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jaimse00 (Electrical) (OP)
29 Jan 11 22:37
This is a blast from the past....
I was browsing through the archives at thread238-67387: Busbar Insulation Resistance Testing and was wondering about the answer to the original question.
Where I work We have always used 20Gigs @ 5kV for testing 11 & 33kV CB bushings (also used by default for the insulated buswork). I haven't really seen the justification for this - it just always has been the standard (albeit with a bit of interpretation for test conditions).
What do people generally accept as an ok IR result when maintaining 11kV or 33kV switchgear? Does the answer change much when considering indoor vs outdoor breakers or even outdoor @ 66kV?

Just curious what general practice is for others.
Zogzog (Electrical)
30 Jan 11 9:53
I don't know about anyone else but I always follow ANSI/NETA testing specs.They provide minimum test voltages and minimum acceptable values.  
jaimse00 (Electrical) (OP)
2 Feb 11 6:22
Hi Zogzog,

Thanks for responding.
These are standards for maintenance testing switchgear and busbars? Not to sound completely green, but what do these specs recommend?
Zogzog (Electrical)
2 Feb 11 8:24
Depends on what class of gear, acceptance or maintenence testing, and AC or DC test. You can purchase the standards here. https://netforum.avectra.com/eWeb/Shopping/Shopping.aspx?Cart=0&;Site=NETA
VLFit (Electrical)
4 Feb 11 15:39
there are so many reasons why DC testing is not the best approach. It can be used, but ther are many items in a substation that really should be AC hipoted. The surest way to determine if the bus bar, insulators, vacuum bottles, etc are solid is to perform an AC Withstand test. Follow the ANSI, NETA,....etc  test numbers. If the load holds the AC voltage of 2 - 3 times normal depending on the item and the standard, it's good. There is nothing ambiguous about it as there is in DC testing where many variables can effect the IR or leakage current readings.
dpmac (Electrical)
5 Feb 11 11:09
Vlfit,

The OP was simply requesting info on recommend test values when performing 5kv Insulation Resistance tests on equipment rated 11kV and 33kV.  In most cases a DC IR test is performed prior to other tests be it AC, DC, VLF, etc.  In many cases it may be only test required. Are you suggesting the DC Insulation Resistance test not be performed prior to other tests or not at all?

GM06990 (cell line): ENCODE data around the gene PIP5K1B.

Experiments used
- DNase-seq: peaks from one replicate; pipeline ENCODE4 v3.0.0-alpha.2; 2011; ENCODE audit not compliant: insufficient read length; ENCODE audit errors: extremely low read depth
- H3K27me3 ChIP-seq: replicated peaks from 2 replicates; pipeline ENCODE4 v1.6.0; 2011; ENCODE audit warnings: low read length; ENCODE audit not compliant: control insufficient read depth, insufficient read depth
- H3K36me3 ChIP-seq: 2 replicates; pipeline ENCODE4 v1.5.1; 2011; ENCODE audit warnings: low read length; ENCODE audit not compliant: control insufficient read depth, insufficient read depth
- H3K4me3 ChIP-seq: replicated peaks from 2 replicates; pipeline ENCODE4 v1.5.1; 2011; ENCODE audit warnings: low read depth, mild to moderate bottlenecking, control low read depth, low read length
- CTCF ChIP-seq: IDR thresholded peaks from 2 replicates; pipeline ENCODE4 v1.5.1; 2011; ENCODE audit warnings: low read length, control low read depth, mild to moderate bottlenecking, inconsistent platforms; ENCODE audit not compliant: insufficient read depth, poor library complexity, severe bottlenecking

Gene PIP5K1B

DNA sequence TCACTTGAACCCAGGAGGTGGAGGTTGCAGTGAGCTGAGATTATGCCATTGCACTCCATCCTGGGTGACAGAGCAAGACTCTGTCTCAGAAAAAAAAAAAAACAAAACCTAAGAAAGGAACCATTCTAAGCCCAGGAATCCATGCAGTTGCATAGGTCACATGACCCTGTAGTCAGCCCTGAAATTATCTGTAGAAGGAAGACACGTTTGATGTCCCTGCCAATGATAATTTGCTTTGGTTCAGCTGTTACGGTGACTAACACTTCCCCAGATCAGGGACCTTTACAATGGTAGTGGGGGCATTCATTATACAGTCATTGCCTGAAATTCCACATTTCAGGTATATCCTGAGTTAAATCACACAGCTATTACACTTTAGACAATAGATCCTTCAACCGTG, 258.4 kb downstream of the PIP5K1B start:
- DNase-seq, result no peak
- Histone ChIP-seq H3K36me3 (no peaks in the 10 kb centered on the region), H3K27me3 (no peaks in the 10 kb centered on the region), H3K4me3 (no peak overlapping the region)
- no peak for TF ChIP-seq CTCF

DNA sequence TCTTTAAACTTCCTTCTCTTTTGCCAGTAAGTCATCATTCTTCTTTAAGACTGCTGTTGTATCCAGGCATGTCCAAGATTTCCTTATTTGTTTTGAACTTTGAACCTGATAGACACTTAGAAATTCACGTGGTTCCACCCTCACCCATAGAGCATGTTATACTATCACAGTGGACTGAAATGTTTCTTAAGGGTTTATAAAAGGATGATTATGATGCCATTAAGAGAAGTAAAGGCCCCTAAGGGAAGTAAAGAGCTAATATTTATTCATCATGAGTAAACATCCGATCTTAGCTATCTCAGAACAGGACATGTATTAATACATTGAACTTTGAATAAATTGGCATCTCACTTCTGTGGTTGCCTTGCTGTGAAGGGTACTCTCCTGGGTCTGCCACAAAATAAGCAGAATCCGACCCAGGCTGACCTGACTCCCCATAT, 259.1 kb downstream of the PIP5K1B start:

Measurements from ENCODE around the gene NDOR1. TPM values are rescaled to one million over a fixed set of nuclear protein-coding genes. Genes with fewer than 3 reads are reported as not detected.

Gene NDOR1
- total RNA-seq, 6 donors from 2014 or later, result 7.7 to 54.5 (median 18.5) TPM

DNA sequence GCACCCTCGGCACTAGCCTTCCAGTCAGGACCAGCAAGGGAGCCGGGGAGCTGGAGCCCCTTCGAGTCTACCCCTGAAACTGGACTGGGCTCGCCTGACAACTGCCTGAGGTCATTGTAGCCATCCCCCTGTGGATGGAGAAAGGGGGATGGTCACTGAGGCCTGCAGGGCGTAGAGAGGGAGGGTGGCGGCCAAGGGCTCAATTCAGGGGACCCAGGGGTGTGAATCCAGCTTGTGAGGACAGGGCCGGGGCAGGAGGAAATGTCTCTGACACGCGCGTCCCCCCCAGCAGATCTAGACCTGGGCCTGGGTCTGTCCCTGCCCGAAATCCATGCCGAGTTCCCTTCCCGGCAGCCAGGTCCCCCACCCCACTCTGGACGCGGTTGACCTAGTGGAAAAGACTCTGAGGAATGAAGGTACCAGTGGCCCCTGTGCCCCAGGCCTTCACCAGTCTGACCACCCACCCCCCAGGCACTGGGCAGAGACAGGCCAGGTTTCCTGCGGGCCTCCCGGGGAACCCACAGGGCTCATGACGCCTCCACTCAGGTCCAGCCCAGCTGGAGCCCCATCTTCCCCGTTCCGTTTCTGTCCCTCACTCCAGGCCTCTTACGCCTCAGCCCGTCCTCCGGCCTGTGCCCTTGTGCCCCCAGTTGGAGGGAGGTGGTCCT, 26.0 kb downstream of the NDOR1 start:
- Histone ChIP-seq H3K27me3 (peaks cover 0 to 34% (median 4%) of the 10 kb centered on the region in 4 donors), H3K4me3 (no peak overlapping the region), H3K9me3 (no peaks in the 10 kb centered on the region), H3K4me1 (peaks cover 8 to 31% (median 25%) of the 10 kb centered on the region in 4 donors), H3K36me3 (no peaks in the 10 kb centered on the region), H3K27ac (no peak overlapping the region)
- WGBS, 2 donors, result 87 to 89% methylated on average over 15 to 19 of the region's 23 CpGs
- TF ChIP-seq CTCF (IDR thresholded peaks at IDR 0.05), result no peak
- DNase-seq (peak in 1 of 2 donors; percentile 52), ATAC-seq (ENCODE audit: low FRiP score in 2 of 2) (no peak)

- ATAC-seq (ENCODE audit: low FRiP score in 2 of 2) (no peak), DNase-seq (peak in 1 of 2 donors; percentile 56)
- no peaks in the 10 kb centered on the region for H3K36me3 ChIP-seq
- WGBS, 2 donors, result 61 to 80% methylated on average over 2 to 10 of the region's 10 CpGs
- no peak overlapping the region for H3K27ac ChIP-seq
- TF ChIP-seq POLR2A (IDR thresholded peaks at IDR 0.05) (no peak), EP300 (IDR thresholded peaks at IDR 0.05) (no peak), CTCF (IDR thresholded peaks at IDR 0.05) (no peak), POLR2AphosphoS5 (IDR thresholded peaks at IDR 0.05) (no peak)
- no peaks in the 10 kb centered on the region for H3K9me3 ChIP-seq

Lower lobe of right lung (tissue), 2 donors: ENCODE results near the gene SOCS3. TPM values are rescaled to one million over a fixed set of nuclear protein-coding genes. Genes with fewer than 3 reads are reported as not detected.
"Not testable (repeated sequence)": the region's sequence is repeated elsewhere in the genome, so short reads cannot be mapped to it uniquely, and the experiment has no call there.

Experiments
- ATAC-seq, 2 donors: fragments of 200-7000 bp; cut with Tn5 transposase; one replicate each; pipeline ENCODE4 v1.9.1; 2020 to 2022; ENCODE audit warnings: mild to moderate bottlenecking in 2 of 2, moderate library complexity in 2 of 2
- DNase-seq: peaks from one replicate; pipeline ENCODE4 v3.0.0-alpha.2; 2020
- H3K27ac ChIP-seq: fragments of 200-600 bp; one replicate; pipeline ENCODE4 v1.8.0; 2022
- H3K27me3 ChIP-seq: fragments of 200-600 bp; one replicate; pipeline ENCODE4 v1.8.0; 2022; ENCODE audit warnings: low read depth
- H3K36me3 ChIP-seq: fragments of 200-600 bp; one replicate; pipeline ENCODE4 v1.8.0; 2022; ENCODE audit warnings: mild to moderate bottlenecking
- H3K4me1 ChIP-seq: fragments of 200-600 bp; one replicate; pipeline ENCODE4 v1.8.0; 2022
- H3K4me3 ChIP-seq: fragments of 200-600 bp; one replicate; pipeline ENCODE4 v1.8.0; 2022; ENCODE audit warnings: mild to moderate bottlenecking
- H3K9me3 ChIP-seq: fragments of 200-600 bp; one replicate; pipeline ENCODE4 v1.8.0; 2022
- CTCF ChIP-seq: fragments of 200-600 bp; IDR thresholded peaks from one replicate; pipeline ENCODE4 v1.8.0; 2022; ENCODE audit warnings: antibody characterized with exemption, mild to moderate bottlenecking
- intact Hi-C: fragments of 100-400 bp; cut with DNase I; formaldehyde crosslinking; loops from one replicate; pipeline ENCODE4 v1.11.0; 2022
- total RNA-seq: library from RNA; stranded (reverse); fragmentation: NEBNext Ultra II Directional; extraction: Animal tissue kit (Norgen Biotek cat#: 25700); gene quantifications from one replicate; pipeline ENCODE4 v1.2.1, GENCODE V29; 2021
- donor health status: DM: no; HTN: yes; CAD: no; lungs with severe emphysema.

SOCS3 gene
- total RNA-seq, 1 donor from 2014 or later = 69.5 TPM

VLFit (Electrical)
5 Feb 11 14:37
Hey dpmac. always looking for the debate. no problem.

You are right in in your reply that he was merely asking for help with the test numbers, but to only answer that would ignore the 800lb gorilla in the room. One could have suggested test numbers from some source but that would still not be the end of the story, for as you know, with the many variables involved in DC testing, especially air insulated apparatus subject to varying atmospheric conditions that could throw the measured values from one end of the scale to the other. The test is worthwhile a a rough check of things, like if a ground was left on the sytem, it is no measure of the integrity of the eqipment with any ind of certainty and repaeatability. If it's all you've got, then thats's that. But taking it one step further and suggesting that instead fo that test, or in addition to it, if you have an AC hipot avaialable, that's the better way to go. Of course you know all of this and are just playing the debate game for the benefit of readers, which is great, I am trying to make sure that alternate methods to DC are investigated and that people stop to think about the physics behind the tests they do and what is actually happening and what it tells them. As with any testing, one must first ask what are the desired test results meant to reveal and once known, what can/will they do with the data.It's amazing how many people perform tests without any regard to the worth of the data collected and the actions available to take using that data.

Say hi to the gang.
 
Ceast (Electrical)
8 Feb 11 0:07
Precisely why we commisson equipment, gathering baseline data with temp correction and himidity recordings. On well maintained equipment you typically don't see dramatic changes between EPM's. Always refer to the NETA standards for device testing & insulation resistance limits.  

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